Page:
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Book: Stats say Pats’ antics haven’t stopped after Spygate
The NFL might have long since moved on from the 2007 Spygate scandal, but at least one extremely determined fan has not — and he’s claiming Bill Belichick and the Patriots haven’t, either.
Bryan O’Leary has spent what the Dallas-based financial strategist estimates is $30,000 (and counting) to self-publish the book “Spygate: The Untold Story,” which alleges the Patriots’ videotaping was much more vital to their three Super Bowl victories than the NFL let on, and that getting exposed by the Jets hasn’t kept Belichick from continuing to engage in misconduct to this day.
The Patriots did not acknowledge a request for comment about the book by The Post. An NFL spokesman declined comment.
Citing no sources but using data he says was crunched by both a Ph.D. in statistics from China and a famed Vegas bookmaker, O’Leary insists that breaking the rules is the only way to explain New England’s incredible success at home since 2002, and especially in the six seasons since the taping scheme was uncovered.
Nevertheless, there has been no further official action by the league since the Spygate incident.
O’Leary, who grew up in Pittsburgh as a Steelers fan, claims a logical reading of those numbers means the Jets can expect to be yet another victim of skullduggery in today’s AFC East showdown at Gillette Stadium.
“You just cannot explain away all these statistical anomalies,” O’Leary said in a telephone interview this week. “The only thing that makes sense is that the Patriots are still cheating, and it’s especially obvious to anyone with a brain who looks at the numbers that they’re still cheating at home.”
Citing a 2007 ESPN report that the Patriots were accused of using a second radio frequency at home, O’Leary theorizes New England assistant Ernie Adams — one of the more mysterious figures in the league — still communicates with Tom Brady via that alternate frequency after Brady’s helmet microphone goes dead per NFL rules 15 seconds before the snap.
O’Leary also suggests the Patriots still could be using cameras to film opponents’ defensive signals at Gillette Stadium by hiding them in obscure places.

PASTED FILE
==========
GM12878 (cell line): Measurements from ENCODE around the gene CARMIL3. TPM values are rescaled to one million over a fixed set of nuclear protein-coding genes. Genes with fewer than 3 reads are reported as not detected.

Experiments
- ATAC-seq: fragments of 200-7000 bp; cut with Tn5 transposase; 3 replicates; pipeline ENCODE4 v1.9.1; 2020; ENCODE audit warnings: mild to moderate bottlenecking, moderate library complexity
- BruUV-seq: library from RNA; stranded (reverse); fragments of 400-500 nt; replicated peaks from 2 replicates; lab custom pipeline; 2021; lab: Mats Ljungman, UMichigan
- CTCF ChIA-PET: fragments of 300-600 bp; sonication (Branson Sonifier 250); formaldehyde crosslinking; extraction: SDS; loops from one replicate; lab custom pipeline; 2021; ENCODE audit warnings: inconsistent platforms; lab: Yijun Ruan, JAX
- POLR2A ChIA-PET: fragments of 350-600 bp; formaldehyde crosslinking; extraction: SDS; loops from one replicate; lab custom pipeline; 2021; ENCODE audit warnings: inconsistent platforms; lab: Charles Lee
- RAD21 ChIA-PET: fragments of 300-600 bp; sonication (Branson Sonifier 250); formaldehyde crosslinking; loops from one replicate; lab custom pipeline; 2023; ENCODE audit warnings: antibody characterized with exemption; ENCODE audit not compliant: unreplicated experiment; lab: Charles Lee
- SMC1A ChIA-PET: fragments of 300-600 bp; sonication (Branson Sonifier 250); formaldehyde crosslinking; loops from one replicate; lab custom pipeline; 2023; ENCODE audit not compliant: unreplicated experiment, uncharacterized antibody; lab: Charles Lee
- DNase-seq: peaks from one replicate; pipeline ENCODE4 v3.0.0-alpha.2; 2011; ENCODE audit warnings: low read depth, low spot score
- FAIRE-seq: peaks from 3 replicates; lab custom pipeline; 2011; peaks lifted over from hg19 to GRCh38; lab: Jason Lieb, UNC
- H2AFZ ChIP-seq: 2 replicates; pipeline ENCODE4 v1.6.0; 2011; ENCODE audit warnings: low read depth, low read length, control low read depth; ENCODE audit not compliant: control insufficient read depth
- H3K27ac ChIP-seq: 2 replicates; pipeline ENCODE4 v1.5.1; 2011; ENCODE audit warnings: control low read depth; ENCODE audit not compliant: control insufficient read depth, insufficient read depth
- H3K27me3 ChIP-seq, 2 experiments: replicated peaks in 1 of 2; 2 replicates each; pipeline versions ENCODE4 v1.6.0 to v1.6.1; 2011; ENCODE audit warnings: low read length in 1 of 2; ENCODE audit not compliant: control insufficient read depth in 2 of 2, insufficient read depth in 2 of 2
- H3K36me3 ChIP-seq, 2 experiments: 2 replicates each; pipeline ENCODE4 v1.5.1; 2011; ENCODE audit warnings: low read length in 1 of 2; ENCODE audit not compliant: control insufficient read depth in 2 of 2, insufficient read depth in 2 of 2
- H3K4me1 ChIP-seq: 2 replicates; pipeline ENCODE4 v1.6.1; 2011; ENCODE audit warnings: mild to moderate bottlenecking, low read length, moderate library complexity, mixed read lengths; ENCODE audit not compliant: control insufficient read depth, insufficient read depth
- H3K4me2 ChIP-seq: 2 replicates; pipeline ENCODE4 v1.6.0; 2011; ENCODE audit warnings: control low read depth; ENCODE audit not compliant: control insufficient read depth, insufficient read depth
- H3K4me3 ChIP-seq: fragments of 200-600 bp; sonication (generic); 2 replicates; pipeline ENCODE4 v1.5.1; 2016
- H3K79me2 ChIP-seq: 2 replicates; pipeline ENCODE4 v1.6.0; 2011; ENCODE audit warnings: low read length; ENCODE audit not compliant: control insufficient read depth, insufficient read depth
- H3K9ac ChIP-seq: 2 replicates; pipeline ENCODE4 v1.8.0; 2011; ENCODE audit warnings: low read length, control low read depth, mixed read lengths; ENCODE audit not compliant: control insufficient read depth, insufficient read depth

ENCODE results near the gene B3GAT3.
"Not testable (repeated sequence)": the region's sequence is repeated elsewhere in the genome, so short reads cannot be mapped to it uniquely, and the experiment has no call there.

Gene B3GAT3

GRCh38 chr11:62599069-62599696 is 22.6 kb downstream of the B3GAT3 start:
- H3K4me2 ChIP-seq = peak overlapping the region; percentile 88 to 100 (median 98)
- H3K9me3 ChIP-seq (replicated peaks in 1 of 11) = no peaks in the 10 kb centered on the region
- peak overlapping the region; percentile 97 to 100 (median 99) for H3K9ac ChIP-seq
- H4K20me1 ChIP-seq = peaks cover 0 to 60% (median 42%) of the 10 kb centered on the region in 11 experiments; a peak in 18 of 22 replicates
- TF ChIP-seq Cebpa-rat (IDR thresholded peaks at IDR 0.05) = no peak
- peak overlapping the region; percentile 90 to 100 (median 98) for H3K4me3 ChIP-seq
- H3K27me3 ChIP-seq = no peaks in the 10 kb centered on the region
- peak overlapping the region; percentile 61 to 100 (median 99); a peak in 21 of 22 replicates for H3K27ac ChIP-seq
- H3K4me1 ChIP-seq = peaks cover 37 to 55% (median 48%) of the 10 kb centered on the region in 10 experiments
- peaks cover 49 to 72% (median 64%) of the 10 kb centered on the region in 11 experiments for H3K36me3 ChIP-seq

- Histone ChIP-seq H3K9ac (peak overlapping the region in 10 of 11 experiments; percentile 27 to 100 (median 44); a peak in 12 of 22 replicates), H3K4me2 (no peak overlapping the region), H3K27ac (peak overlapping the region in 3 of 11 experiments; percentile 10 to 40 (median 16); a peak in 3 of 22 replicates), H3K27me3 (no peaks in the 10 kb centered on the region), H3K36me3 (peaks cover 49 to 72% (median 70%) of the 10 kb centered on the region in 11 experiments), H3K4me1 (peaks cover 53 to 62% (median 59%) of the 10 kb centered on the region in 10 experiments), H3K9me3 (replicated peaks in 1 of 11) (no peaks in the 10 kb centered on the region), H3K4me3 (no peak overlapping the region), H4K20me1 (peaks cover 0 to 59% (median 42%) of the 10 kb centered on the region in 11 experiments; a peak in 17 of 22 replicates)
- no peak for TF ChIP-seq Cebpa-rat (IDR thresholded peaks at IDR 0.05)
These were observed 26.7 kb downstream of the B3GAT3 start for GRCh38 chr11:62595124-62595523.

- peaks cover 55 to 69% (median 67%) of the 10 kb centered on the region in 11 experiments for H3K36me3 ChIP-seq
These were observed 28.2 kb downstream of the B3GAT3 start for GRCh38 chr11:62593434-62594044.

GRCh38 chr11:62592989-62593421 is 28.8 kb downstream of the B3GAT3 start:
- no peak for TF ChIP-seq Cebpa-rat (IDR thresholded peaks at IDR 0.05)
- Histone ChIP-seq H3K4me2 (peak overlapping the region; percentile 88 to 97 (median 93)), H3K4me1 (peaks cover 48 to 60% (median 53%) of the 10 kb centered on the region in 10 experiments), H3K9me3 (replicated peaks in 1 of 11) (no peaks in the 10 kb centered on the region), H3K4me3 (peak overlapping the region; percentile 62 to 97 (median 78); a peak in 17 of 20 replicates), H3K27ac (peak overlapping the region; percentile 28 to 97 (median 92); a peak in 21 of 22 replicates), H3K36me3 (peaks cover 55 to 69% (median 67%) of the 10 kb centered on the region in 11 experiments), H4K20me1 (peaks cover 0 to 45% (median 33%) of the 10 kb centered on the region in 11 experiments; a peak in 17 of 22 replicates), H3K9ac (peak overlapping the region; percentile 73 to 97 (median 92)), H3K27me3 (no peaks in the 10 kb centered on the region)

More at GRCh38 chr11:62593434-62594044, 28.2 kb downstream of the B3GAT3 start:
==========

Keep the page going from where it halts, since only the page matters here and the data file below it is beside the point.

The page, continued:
What isn’t in dispute is Belichick and the Patriots — despite a Week 2 loss to the Cardinals this season — remain practically untouchable at Gillette Stadium long after Spygate was uncovered.
Including playoff games, the Patriots are 34-7 (.829) at home since Spygate was uncovered after the 2007 season opener and 77-16 (.828) since 2002, numbers that are such huge statistical outliers in the NFL’s salary-cap era of parity that O’Leary says they can’t be attributed just to Belichick’s coaching skills and Brady’s quarterbacking.
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The next-best team on that list is the Ravens, who are 66-21 (.759) at home — more than a season’s worth of home games behind New England and simply too good to be true to O’Leary and his SMU-based statistician, Dr. Miao Zang.
Even fishier to O’Leary and Zang is the Patriots posting five unbeaten regular seasons of 8-0 at home from 2001-11 and winning 31 consecutive home games in one stretch with Brady at quarterback.
Zang describes the five unbeaten home records as “an extreme statistical anomaly” compared with the rest of the NFL, where almost half of the league has failed to do that even once since true free agency arrived 20 years ago.
“The average NFL team since 2002 wins just 4.5 of its home games, yet the Patriots win seven out of eight every year for 11 years — three standard deviations from the rest of the league,” said O’Leary, noting in particular that New England went 8-0 at home in 2009 but just 2-6 on the road.
Even more suspicious, O’Leary writes, is the Patriots’ uncanny success in covering the point spread both home and away the past 11 years. New England is 109-69-6 against the spread since 2001, producing a net of 40 winning bets that Zang writes is once again nearly three standard statistical deviations from the rest of the league — “an extremely rare case.”